ZAGREB, March 2, 2018 – President Kolinda Grabar-Kitarović on Friday called for a wide range of reforms to kick-start the national economy and welcomed the appointment of the new emergency administration for the indebted Agrokor food and retail conglomerate.
“I must say I am deeply concerned about the fact that Croatia is stagnating. We could see that from the recently published data on GDP growth. GDP is slowing down, which is really worrying. I am not saying that Croatia is backsliding but it is obviously standing still while others are making progress,” the president told Croatian Radio in an interview.
She said that, while Croatia’s GDP increased by 2% in the last quarter of 2017, compared with the same period in 2016, Romania recorded growth of 7%, Slovenia 6.2% and Bulgaria 3.6%, adding that the Croatian growth was lower than the EU average. “These figures are worrying because they show that now that the EU has emerged from the crisis, when so many opportunities have opened up, we are simply unable to exploit them. This shows that partial, isolated reforms are not enough and that we all need to get involved and decide how to implement a wide range of reforms to kick-start the Croatian economy,” Grabar-Kitarović said. She underlined that the GDP figures showed that Croatian growth primarily depended on tourism and personal consumption.
The president emphasised that this year was definitely the year to implement the necessary reforms, adding that everyone should give constructive support to the government and all economic entities in that regard. She praised the efforts made last year regarding the tax reform, but noted that the positive effects of those efforts were not felt any more. “The reform of the tax system should definitely continue,” she said.
Grabar-Kitarović said that one of the biggest problems was the lack of capacity of state administration to implement the reforms. “Resistance to change is a big problem in Croatia. I am not the only one to notice this. Foreign investors, the Institute of Economics and all other institutes that study public opinion and the market will also tell you this,” the president said, warning of slowness in decision making as well.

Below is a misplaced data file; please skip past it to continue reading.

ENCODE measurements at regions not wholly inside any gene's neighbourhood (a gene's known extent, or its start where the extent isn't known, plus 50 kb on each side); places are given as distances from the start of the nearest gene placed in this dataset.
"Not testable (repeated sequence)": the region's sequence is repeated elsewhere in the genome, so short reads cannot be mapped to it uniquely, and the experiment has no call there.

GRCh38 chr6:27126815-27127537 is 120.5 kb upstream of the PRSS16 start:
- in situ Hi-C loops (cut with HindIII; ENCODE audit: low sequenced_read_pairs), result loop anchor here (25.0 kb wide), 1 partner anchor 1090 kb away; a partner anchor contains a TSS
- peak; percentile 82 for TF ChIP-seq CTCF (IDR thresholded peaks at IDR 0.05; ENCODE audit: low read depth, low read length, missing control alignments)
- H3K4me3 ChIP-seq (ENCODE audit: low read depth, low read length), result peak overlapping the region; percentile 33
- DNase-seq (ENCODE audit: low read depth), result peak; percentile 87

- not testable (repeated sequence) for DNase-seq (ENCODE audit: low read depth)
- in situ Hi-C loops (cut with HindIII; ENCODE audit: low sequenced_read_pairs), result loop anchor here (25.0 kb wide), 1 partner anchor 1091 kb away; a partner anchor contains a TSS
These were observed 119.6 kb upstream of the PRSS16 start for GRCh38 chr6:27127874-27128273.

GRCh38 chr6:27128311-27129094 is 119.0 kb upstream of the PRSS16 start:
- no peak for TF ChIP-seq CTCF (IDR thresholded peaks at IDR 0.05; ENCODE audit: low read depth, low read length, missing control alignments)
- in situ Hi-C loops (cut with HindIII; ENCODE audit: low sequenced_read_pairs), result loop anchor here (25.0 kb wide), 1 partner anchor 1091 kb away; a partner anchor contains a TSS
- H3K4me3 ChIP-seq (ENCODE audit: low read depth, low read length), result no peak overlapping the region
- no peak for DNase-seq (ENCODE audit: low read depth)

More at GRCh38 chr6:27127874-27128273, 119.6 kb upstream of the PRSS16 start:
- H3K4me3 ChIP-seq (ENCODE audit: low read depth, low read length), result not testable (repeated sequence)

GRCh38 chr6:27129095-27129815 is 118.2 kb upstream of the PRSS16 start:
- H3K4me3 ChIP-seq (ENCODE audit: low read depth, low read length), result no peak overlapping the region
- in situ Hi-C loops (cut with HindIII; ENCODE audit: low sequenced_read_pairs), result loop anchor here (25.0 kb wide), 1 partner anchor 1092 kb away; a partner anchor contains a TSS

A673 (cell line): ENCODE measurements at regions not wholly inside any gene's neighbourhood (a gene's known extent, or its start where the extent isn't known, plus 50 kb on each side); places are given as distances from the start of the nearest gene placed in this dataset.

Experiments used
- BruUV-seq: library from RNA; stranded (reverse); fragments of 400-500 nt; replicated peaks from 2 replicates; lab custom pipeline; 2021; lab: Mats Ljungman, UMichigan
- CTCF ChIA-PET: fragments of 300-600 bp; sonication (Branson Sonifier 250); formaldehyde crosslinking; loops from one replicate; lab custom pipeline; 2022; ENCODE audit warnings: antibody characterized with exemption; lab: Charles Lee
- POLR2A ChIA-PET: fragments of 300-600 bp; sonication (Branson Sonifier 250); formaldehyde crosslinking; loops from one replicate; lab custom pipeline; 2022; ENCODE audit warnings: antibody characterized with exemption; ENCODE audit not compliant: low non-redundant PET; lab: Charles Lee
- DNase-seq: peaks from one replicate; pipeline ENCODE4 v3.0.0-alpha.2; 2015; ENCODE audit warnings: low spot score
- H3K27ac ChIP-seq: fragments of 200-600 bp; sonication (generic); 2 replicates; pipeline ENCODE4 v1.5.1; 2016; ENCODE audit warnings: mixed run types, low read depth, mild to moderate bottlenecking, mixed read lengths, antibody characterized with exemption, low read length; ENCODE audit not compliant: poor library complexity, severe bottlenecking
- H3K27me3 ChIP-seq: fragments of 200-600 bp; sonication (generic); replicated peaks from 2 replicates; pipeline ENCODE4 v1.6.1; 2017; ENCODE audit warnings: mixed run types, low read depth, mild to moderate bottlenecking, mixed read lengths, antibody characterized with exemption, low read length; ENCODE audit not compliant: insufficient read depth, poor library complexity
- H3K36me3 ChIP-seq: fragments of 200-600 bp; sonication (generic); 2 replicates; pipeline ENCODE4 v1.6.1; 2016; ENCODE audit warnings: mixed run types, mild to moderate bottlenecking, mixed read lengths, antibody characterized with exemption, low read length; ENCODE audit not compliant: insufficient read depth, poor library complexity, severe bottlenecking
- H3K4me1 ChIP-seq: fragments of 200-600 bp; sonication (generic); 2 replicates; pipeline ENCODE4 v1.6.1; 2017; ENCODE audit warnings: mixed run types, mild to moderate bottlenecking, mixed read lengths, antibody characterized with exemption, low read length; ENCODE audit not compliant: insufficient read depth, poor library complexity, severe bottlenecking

She said it was necessary to continue the reforms of the judicial system, state administration and the labour market, calling for “courageous and determined decisions” to that end. Workers should have greater job security, but should also have a chance to pursue dual, life-long learning and retraining, the president said.
Grabar-Kitarović welcomed the appointment of the new emergency administration for the indebted Agrokor food and retail conglomerate. Acting on the government’s proposal, earlier this week the Commercial Court dismissed Ante Ramljak as emergency administrator and appointed Fabris Peruško in his place and Irena Weber as his deputy.
Speaking about other topics, she said that ideological issues should not be on the front burner of the political agenda, and that issues concerning living standards should be given priority.
The president said that the recommendations recently made by the task force set up last year to provide guidance on how to treat insignia of undemocratic regimes in the 20th century, reflected the complexity of ideological issues, suggesting that those issues should be discussed within expert circles rather than being given priority on the political scene.
“Having in mind messages from my meetings with ordinary citizens, I can say that they are concerned about making ends meet and what their life in Croatia will look like in the future,” she said.
She also highlighted the demographic revival as a top priority issue. The president said that political office-holders should tackle economic issues such as job creation, attraction of investments, social welfare issues and problems facing citizens with frozen bank accounts.
Asked whether a final decision on the purchase of fighter jets has been made, given media speculation that Croatia has picked Israel out of four bidders, the president said she would convene a Defence Council meeting on this topic as soon as the defence minister and prime minister reached the decision. She said it was essential to renew the Croatian Air Force fleet so that safe fighter jets could protect Croatia’s skies, recalling that political consensus had been reached on this matter.
Concerning the 12-13 February visit of Serbian President Aleksandar Vučić to Croatia, Grabar-Kitarović said the visit was a step forward in bilateral relations. She believes that the Serbian president, with his best intention in mind, brought to Zagreb the files about three persons who had gone missing in the 1991-1995 Homeland War. However, it was later established that the three persons were already identified.
“As president and a mother, I was disappointed, because I really wanted that visit to help shed light on the fate of at least one missing person. However, I will not be discouraged by that and we will see this process going on,” she said.